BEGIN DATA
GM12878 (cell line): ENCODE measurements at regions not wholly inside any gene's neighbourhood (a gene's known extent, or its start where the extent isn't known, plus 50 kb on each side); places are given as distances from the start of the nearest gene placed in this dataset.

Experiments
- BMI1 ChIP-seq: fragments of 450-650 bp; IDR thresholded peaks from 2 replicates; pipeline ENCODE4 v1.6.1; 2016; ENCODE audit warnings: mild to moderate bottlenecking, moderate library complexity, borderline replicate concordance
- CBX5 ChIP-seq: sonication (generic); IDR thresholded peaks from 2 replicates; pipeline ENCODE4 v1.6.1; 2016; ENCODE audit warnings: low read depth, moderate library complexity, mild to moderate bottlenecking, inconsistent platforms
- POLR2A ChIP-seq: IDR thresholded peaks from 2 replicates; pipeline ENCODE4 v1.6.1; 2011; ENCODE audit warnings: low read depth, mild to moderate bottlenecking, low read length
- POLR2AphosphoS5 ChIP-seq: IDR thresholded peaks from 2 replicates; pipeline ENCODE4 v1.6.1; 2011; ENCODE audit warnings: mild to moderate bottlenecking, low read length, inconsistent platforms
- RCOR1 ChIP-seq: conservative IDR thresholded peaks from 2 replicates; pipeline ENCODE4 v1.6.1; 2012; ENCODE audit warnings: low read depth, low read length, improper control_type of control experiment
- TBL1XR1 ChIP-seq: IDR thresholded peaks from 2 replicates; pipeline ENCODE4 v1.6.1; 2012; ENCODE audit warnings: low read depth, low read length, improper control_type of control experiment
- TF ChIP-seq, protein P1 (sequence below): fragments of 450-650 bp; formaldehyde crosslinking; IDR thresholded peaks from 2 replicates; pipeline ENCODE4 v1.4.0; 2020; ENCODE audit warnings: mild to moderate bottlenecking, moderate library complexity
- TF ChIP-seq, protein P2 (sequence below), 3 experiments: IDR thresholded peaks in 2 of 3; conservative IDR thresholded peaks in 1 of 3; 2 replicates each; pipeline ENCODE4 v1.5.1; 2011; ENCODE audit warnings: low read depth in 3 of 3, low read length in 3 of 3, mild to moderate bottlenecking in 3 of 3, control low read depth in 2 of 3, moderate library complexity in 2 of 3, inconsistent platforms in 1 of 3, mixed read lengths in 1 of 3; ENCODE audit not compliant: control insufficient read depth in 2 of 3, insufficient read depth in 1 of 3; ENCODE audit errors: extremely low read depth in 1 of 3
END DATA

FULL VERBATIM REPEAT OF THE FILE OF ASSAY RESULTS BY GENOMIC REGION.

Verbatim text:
GM12878 (cell line): ENCODE measurements at regions not wholly inside any gene's neighbourhood (a gene's known extent, or its start where the extent isn't known, plus 50 kb on each side); places are given as distances from the start of the nearest gene placed in this dataset.

Experiments
- BMI1 ChIP-seq: fragments of 450-650 bp; IDR thresholded peaks from 2 replicates; pipeline ENCODE4 v1.6.1; 2016; ENCODE audit warnings: mild to moderate bottlenecking, moderate library complexity, borderline replicate concordance
- CBX5 ChIP-seq: sonication (generic); IDR thresholded peaks from 2 replicates; pipeline ENCODE4 v1.6.1; 2016; ENCODE audit warnings: low read depth, moderate library complexity, mild to moderate bottlenecking, inconsistent platforms
- POLR2A ChIP-seq: IDR thresholded peaks from 2 replicates; pipeline ENCODE4 v1.6.1; 2011; ENCODE audit warnings: low read depth, mild to moderate bottlenecking, low read length
- POLR2AphosphoS5 ChIP-seq: IDR thresholded peaks from 2 replicates; pipeline ENCODE4 v1.6.1; 2011; ENCODE audit warnings: mild to moderate bottlenecking, low read length, inconsistent platforms
- RCOR1 ChIP-seq: conservative IDR thresholded peaks from 2 replicates; pipeline ENCODE4 v1.6.1; 2012; ENCODE audit warnings: low read depth, low read length, improper control_type of control experiment
- TBL1XR1 ChIP-seq: IDR thresholded peaks from 2 replicates; pipeline ENCODE4 v1.6.1; 2012; ENCODE audit warnings: low read depth, low read length, improper control_type of control experiment
- TF ChIP-seq, protein P1 (sequence below): fragments of 450-650 bp; formaldehyde crosslinking; IDR thresholded peaks from 2 replicates; pipeline ENCODE4 v1.4.0; 2020; ENCODE audit warnings: mild to moderate bottlenecking, moderate library complexity
- TF ChIP-seq, protein P2 (sequence below), 3 experiments: IDR thresholded peaks in 2 of 3; conservative IDR thresholded peaks in 1 of 3; 2 replicates each; pipeline ENCODE4 v1.5.1; 2011; ENCODE audit warnings: low read depth in 3 of 3, low read length in 3 of 3, mild to moderate bottlenecking in 3 of 3, control low read depth in 2 of 3, moderate library complexity in 2 of 3, inconsistent platforms in 1 of 3, mixed read lengths in 1 of 3; ENCODE audit not compliant: control insufficient read depth in 2 of 3, insufficient read depth in 1 of 3; ENCODE audit errors: extremely low read depth in 1 of 3